High burden of genetic conditions diagnosed in a cardiac neurodevelopmental clinic

Paula C. Goldenberg*, Betsy J. Adler, Ashley Parrott, Julia Anixt, Karen Mason, Jannel Phillips, David S. Cooper, Stephanie M. Ware, Bradley S. Marino

*Corresponding author for this work

Research output: Contribution to journalArticlepeer-review

10 Scopus citations


Background There is a known high prevalence of genetic and clinical syndrome diagnoses in the paediatric cardiac population. These disorders often have multisystem effects, which may have an important impact on neurodevelopmental outcomes. Taken together, these facts suggest that patients and families may benefit from consultation by genetic specialists in a cardiac neurodevelopmental clinic. Objective This study assessed the burden of genetic disorders and utility of genetics evaluation in a cardiac neurodevelopmental clinic. Methods A retrospective chart review was conducted of patients evaluated in a cardiac neurodevelopmental clinic from 6 December, 2011 to 16 April, 2013. All patients were seen by a cardiovascular geneticist with genetic counselling support. Results A total of 214 patients were included in this study; 64 of these patients had a pre-existing genetic or syndromic diagnosis. Following genetics evaluation, an additional 19 were given a new clinical or laboratory-confirmed genetic diagnosis including environmental such as teratogenic exposures, malformation associations, chromosomal disorders, and single-gene disorders. Genetic testing was recommended for 112 patients; radiological imaging to screen for congenital anomalies for 17 patients; subspecialist medical referrals for 73 patients; and non-genetic clinical laboratory testing for 14 patients. Syndrome-specific guidelines were available and followed for 25 patients with known diagnosis. American Academy of Pediatrics Red Book asplenia guideline recommendations were given for five heterotaxy patients, and family-based cardiac screening was recommended for 23 families affected by left ventricular outflow tract obstruction. Conclusion Genetics involvement in a cardiac neurodevelopmental clinic is helpful in identifying new unifying diagnoses and providing syndrome-specific care, which may impact the patient's overall health status and neurodevelopmental outcome.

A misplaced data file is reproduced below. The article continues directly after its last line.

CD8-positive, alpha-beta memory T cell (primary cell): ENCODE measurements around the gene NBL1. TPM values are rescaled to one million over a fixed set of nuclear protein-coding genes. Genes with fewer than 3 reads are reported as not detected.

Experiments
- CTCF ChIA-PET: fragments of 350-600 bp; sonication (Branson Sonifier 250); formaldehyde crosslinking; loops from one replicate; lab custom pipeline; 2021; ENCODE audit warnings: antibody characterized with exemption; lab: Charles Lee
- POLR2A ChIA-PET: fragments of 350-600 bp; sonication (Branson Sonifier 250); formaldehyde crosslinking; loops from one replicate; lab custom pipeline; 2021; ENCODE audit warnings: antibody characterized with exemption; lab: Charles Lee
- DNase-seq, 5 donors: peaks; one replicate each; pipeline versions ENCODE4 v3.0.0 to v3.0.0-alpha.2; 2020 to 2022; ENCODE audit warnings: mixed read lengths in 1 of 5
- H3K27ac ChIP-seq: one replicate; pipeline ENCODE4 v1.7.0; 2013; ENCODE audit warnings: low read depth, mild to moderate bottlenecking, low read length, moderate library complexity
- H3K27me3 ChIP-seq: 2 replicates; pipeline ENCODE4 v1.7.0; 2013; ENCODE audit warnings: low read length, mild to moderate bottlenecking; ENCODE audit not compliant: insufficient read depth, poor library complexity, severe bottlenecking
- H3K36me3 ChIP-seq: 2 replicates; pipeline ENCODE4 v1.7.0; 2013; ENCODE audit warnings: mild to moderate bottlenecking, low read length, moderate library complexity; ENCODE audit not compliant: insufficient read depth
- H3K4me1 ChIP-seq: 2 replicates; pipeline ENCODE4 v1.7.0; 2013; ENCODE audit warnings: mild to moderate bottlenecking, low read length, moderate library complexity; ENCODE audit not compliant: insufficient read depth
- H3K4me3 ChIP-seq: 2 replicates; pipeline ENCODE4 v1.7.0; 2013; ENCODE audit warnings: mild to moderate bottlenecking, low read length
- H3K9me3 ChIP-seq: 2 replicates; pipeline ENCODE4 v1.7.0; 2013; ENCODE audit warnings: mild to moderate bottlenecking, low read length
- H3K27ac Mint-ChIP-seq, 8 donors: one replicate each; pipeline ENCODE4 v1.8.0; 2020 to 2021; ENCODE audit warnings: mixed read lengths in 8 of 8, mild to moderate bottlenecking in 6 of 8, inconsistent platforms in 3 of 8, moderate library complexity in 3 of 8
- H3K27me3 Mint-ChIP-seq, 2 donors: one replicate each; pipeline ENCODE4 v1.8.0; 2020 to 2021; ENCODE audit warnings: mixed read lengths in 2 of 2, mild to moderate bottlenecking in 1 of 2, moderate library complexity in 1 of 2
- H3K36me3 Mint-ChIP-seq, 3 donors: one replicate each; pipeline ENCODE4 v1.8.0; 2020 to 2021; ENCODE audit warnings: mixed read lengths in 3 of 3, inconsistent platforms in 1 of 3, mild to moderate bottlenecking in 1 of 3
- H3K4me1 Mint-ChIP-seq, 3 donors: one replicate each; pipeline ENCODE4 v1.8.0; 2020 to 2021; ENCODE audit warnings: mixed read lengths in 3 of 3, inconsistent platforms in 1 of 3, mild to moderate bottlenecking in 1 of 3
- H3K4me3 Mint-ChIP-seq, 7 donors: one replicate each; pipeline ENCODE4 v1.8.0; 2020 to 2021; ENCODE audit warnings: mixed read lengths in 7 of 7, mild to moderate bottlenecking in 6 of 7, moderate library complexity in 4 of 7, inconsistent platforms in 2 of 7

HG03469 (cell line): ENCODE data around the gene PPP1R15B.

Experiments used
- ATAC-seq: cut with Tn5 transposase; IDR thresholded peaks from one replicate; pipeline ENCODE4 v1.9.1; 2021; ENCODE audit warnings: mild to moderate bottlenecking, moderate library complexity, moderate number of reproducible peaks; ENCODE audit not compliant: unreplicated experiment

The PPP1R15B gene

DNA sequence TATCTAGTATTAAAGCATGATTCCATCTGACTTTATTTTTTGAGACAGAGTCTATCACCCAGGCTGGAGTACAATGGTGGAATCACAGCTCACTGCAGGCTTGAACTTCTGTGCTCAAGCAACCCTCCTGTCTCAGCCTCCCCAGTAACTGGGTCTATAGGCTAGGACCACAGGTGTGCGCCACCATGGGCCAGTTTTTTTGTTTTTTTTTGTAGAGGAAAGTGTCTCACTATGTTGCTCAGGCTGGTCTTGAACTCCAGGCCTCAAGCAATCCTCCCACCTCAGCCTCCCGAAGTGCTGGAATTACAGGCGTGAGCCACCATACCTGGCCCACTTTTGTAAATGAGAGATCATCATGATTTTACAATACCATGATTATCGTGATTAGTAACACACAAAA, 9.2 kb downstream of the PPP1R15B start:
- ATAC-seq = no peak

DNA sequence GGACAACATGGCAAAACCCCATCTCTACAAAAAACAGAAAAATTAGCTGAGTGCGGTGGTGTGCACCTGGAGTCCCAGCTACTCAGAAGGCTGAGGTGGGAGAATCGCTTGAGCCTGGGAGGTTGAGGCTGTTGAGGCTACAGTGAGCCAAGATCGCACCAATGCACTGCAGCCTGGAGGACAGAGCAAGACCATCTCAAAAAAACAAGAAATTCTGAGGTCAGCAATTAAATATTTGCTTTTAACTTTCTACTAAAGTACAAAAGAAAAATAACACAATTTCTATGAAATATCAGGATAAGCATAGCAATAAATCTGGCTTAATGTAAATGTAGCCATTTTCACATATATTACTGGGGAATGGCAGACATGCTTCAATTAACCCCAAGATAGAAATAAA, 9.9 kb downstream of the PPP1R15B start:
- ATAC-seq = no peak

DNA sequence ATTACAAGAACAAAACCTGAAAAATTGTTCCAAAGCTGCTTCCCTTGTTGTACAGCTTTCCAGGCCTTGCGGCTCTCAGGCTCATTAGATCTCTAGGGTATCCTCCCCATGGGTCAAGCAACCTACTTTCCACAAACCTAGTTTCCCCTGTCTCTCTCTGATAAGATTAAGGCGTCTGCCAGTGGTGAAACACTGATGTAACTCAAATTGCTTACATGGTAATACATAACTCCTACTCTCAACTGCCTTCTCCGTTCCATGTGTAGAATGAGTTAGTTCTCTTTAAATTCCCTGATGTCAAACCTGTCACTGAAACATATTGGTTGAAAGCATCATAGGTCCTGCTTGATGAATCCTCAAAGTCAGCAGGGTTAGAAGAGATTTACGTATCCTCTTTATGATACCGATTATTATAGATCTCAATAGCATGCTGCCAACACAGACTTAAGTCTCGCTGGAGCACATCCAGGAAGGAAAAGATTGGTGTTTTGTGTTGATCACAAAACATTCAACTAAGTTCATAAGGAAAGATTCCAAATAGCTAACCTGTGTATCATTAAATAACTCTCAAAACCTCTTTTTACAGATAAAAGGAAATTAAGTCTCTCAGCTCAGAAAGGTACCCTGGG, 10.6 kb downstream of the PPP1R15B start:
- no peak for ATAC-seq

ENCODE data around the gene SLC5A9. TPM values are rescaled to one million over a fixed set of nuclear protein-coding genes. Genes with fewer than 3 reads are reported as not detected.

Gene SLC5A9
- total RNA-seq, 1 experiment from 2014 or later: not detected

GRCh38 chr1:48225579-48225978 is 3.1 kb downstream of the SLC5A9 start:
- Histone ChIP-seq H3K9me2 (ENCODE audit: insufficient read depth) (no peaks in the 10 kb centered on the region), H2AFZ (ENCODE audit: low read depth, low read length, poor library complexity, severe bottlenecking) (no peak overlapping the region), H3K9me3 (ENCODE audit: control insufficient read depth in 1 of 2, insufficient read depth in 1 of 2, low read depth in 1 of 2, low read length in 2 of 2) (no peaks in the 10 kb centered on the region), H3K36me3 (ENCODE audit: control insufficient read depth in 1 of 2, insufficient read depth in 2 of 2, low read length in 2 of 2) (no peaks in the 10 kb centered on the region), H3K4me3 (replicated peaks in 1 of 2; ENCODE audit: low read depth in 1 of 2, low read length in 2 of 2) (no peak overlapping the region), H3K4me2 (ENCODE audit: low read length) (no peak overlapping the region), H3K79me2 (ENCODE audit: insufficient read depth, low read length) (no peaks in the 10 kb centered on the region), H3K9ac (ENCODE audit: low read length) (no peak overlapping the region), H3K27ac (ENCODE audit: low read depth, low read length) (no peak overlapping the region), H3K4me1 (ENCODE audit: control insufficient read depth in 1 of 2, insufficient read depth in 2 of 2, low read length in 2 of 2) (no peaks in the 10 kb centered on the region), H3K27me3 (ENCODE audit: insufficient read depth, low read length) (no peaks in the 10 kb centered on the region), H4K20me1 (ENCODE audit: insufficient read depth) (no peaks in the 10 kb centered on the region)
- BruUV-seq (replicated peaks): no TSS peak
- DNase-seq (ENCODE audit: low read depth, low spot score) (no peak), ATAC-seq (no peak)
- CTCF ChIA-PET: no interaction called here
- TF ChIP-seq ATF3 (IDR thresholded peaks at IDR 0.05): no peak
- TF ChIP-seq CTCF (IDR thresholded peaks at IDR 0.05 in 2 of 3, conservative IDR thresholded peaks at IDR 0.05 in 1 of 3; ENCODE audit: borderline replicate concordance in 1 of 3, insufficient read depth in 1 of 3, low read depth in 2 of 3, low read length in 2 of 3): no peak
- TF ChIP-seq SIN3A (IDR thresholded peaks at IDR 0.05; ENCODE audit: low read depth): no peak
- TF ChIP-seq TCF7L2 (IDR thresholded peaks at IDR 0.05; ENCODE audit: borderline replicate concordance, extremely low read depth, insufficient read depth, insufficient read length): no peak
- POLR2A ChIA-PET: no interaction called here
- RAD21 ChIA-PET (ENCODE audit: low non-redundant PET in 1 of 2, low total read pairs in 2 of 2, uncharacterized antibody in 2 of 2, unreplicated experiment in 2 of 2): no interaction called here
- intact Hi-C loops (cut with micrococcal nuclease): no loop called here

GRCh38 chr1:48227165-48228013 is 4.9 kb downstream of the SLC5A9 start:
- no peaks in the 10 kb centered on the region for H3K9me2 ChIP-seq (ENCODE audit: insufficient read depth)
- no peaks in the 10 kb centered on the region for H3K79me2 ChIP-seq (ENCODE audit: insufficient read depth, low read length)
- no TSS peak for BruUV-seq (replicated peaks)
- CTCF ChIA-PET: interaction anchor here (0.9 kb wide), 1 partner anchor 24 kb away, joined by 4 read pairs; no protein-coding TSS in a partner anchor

Original languageEnglish (US)
Pages (from-to)459-466
Number of pages8
JournalCardiology in the young
Issue number3
StatePublished - Mar 1 2017


  • Genetic evaluation
  • development
  • heart defects
  • medical

ASJC Scopus subject areas

  • Pediatrics, Perinatology, and Child Health
  • Cardiology and Cardiovascular Medicine


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